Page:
Fourteen NADOs have signed a letter to the IOC calling for a blanket ban on Russia from Rio 2016 ©Getty Images

A letter from 14 National Anti-Doping Agencies (NADOs) has been sent to the International Olympic Committee (IOC) to urge them to suspend the Russian Olympic Committee and provisionally deny Russian athletes entry to the Rio 2016 Olympic Games.

The NADOs of Austria, Canada, Denmark, Egypt, Finland, Germany, Japan, The Netherlands, New Zealand, Norway, Spain, Sweden, Switzerland and the United States have all signed the letter to IOC President Thomas Bach.

Their call follows the World Anti-Doping Agency (WADA) stance that Russia should be banned from all international competitions, including Rio 2016, until they achieve a "culture change".

It comes after the explosive findings of the McLaren Report which looked into state-sponsored doping by Russia, which mainly focussed on the Sochi 2014 Winter Olympics but also covered summer competitions.

Russia will already be unable to field an athletics team at the Games, after the Court of Arbitration for Sport today upheld the International Association of Athletics Federations (IAAF) ban on their track and field team.

“In light of the strength of the IP Report which the IOC, WADA and the Olympic Movement have fully accepted, and given the short amount of time remaining before the Rio Olympic Games, we believe it is appropriate and necessary for the IOC to take decisive action to uphold the Olympic Charter and the integrity of the Rio Olympic Games,” the letter stated.

“This is a responsibility that cannot and should not be delegated by the IOC.

United States Anti-Doping Agency chief executive Travis Tygart is among the signatories ©Getty Images
United States Anti-Doping Agency chief executive Travis Tygart is among the signatories ©Getty Images

“As a consequence, we call upon the IOC to exercise its leadership authority under the Olympic Charter and take the following steps in response to the IP Report to protect the Rio Olympic Games:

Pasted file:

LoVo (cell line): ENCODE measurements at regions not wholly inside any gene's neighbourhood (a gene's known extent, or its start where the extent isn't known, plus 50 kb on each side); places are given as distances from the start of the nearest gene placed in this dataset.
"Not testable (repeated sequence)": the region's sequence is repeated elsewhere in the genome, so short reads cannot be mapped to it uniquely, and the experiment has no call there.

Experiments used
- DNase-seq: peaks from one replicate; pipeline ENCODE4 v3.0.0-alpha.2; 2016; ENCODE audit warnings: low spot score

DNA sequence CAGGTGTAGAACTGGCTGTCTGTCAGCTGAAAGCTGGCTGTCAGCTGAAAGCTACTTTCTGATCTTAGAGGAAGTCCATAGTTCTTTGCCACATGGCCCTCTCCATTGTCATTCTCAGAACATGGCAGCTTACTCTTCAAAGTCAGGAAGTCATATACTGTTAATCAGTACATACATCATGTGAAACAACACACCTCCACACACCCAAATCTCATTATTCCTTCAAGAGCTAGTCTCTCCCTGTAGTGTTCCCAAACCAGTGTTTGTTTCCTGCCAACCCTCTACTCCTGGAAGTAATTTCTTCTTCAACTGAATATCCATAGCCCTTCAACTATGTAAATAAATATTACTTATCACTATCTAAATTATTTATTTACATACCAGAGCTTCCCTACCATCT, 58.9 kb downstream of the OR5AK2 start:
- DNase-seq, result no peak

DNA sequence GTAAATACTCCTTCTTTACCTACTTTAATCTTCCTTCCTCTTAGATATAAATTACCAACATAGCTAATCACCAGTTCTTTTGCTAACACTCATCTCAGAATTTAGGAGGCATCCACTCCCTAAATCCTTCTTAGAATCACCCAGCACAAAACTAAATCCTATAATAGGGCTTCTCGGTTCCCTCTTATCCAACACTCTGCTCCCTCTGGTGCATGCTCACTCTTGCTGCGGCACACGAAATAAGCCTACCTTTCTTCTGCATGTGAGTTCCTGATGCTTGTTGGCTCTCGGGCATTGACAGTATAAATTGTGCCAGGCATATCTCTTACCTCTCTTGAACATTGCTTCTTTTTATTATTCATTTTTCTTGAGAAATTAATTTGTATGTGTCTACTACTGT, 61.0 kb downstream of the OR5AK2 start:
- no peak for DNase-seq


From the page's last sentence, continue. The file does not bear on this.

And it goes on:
“(1) Suspend the Russian Olympic Committee (ROC) and exclude it from the Rio Olympic Games;

“(2) As a consequence of the suspension of the ROC, provisionally deny entry to all Russian athletes nominated by the ROC to participate in the Rio Olympic Games; and

“(3) Establish a task force consisting of the members of the currently existing WADA –IOC Pre‐Games Testing Task Force to apply a uniform set of criteria to determine whether individual Russian athletes should be permitted to participate in the Rio Olympic Games under a neutral flag; thereby striking a fair balance between your stated concerns between “collective responsibility and individual justice” so that no truly clean elite Russian athlete is barred from the Rio Olympic Games.

“Anything less than these three (3) outcomes is not a reasonable and proportionate measure to protect the value of the Olympic promise given the circumstances caused by the state run doping program that corrupted the Olympic Games and this action would certainly would fall well short of the “toughest sanctions available” to the IOC Executive Board. “

Both the United States Anti-Doping Agency (USADA) and the Canadian Centre for Ethics in Sports (CCES), who have signed the letter, were criticised by IOC Executive Board member Patrick Hickey after they called for a blanket ban on Russian athletes competing at Rio 2016 in a leaked draft letter which emerged prior to the McLaren Report.

The letter has now been sent to the IOC following the publication of the report on Monday (July 18), with the move likely to add further pressure onto the IOC, who are expected to make a decision over the weekend on whether to implement a full ban after considering legal options.

Their call has also been supported by the Institute of National Anti-Doping Organisations (iNADO), who have requested that the IOC and the International Paralympic Committee (IPC) ban Russia from Rio 2016.

“Clean athletes of the world have been betrayed and deserve much better,” said Doug MacQuarrie, iNADO chair.

 “iNADO is calling on the IOC and the IPC to respond in an unequivocal manner by banning the Russian delegations from the Olympic and Paralympic Games."

The IOC have claimed to be exploring legal options around a possible blanket ban ©Getty Images
The IOC have claimed to be exploring legal options around a possible blanket ban ©Getty Images

The IOC have already stated that they will not "organise or give patronage" to any sports event or meeting in Russia, including plans for the 2019 European Games organised by the European Olympic Committees (EOC).

The IOC will also not grant Rio 2016 accreditation to any official of the Russian Sports Ministry or any person implicated in the McLaren Report.

Due to the detailed references to the manipulation of samples during Sochi 2014, the body also asked all International Olympic Winter Sports Federations to freeze their preparations for major events in Russia, such as World Championships, World Cups or other major international competitions under their responsibility, and to actively look for alternative organisers.

Major winter events coming up in Russia include this year's World Mixed Curling Championships in Kazan and the International Bobsleigh and Skeleton Federation World Championships in Sochi next year.

The NADOs letter to the IOC can be accessed here.